In a ritual more common than Congressional elections, lawmakers are again considering an exemption for millions of Americans from the Alternative Minimum Tax [AMT]. 

Senate Finance Committee Chairman Max Baucus discussed taxes with committee Democrats last week, according to a committee aide. Baucus will “hold a bipartisan members meeting this week to discuss the committee’s agenda for the rest of the year and hear senators’ thoughts on how to handle provisions – like the AMT – that need to be addressed this year,” said the aide.

A spokesperson for the House Ways and Means Committee said only that, “Congress will patch the AMT for 2010,” though he did not provide specifics or timing. 

Congress wrote the Alternative Minimum Tax in 1969 to limit deductions wealthy Americans took on their income tax.  In 1970, 155 Americans paid the AMT. But Congress never accounted for inflation and over the past 40 years the tax has snagged millions of middle-class Americans each year.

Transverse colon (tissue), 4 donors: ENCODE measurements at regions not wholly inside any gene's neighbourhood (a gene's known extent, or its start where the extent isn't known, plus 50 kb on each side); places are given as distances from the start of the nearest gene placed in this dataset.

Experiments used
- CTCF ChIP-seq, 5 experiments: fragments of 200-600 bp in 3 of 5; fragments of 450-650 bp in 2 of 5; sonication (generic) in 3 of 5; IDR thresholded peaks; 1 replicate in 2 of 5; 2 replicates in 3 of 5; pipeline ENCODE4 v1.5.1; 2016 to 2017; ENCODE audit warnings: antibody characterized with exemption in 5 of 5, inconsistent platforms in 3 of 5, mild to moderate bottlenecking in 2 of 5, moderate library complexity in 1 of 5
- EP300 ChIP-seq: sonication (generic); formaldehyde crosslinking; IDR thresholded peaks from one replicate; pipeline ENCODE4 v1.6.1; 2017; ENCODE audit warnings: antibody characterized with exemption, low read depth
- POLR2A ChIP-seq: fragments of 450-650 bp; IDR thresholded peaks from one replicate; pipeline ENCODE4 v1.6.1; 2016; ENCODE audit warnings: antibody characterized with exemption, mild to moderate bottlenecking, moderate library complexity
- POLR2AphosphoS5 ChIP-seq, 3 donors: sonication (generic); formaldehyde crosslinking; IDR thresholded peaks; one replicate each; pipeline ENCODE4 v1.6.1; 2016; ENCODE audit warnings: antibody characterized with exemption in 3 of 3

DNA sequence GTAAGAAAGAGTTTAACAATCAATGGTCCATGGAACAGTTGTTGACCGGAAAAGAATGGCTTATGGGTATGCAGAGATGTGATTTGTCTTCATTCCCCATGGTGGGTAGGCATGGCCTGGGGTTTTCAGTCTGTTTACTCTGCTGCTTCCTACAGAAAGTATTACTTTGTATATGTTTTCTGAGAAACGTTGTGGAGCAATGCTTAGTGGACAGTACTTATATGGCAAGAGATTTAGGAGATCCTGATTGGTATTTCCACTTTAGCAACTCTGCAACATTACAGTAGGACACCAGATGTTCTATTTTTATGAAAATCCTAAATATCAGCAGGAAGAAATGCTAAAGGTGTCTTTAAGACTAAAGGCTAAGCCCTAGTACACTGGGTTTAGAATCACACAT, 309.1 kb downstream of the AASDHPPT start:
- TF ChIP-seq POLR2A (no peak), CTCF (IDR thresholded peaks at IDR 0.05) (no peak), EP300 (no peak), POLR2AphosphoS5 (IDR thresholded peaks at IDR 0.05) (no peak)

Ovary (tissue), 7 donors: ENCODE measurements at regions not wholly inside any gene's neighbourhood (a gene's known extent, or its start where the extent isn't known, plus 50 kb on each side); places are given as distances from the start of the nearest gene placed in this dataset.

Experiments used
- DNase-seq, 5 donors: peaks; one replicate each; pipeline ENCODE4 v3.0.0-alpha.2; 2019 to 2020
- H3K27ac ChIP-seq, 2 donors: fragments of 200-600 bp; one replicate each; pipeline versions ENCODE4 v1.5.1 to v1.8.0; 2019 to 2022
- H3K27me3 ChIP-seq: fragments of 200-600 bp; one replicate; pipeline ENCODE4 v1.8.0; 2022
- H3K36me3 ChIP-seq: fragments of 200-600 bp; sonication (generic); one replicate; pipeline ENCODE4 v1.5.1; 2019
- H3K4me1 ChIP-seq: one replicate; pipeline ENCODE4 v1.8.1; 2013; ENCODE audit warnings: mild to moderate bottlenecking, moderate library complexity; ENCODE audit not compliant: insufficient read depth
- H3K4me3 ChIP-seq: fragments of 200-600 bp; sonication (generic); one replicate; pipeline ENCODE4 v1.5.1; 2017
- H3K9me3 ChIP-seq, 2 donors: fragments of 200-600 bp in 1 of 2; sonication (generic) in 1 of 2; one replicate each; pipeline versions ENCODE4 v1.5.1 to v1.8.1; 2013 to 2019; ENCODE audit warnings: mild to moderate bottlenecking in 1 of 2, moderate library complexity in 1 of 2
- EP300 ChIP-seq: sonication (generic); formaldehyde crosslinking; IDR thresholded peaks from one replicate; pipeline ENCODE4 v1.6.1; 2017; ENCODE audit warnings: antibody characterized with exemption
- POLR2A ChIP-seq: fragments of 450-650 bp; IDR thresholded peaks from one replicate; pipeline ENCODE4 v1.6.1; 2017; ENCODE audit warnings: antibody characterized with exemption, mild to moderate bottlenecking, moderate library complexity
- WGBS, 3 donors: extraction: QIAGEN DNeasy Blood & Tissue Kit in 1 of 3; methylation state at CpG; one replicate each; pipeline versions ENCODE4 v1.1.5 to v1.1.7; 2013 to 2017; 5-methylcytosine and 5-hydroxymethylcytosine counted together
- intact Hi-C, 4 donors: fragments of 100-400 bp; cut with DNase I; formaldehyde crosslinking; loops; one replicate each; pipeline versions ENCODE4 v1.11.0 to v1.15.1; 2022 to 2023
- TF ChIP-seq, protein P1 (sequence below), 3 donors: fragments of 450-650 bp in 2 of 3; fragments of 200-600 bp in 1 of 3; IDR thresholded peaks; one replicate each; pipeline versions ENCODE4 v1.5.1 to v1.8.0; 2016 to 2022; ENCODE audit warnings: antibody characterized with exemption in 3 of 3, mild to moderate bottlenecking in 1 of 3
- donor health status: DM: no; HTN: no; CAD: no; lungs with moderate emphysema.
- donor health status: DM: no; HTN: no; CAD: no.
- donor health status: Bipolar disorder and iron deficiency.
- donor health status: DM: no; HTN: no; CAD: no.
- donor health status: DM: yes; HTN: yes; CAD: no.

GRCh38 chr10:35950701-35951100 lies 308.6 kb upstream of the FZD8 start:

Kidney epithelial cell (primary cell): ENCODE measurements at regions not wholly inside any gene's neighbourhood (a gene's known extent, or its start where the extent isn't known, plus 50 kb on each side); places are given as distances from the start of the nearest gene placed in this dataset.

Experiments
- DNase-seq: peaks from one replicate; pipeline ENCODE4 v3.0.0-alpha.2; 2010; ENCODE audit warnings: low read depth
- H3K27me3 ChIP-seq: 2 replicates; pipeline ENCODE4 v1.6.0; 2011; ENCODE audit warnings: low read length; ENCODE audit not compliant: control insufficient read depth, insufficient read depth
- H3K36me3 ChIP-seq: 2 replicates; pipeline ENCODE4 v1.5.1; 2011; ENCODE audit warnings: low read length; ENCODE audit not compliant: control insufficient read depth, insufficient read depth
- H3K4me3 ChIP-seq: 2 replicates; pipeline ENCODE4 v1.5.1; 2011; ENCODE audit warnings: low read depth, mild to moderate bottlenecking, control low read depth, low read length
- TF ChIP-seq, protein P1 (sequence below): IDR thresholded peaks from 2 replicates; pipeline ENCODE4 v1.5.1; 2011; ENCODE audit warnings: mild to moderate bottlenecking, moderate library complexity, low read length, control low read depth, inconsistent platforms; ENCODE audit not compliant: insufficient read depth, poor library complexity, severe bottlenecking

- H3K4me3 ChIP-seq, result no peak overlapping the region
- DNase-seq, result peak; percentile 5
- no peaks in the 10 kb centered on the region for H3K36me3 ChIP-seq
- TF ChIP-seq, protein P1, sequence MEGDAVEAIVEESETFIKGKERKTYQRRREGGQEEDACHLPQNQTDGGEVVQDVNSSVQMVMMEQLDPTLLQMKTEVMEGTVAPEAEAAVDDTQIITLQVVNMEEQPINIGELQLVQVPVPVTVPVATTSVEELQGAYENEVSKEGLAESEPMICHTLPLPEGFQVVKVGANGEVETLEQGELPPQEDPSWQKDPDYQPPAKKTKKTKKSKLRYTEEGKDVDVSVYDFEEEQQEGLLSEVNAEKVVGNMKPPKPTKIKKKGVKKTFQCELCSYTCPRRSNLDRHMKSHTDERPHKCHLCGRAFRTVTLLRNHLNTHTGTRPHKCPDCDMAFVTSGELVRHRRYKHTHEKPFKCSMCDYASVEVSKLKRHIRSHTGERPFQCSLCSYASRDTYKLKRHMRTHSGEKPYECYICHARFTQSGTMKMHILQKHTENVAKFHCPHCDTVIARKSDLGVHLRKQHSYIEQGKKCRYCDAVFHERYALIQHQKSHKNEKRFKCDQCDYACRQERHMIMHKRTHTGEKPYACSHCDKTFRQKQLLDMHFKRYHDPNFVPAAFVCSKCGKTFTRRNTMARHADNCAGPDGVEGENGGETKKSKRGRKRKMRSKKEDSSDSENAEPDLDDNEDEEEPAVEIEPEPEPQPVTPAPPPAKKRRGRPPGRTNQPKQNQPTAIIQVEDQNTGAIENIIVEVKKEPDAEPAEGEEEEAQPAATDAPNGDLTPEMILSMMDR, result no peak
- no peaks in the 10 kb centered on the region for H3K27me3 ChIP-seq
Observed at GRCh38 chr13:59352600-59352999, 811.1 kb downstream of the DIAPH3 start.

Recently, Congress has patched the AMT annually, meaning it passes a one-year exemption for most of the Americans the tax would otherwise hit.  Last year, Congress excluded most couples earning a combined $70,950 and less and individuals making $46,700 or less from the AMT. 

Congress usually passes the AMT patch as an afterthought, though partisanship this year has slowed lawmakers’ progress on even routine measures. 

If Congress fails to exclude millions of middle-class taxpayers this year, the Congressional Budget Office says the tax will take $102.2 billion from more than 27 million Americans.  Of those taxpayers, nearly two thirds will make between $50,000 and $100,000 this year.  Last year, with a Congressional exemption as part of the stimulus bill, 4.5 million Americans paid $33.5 billion. 

Excluding those taxpayers cost the U.S. Treasury about $70 billion.  Some Democrats want to exempt most middle-class taxpayers for the next decade.  Estimates show a 10-year patch would cost about $660 billion.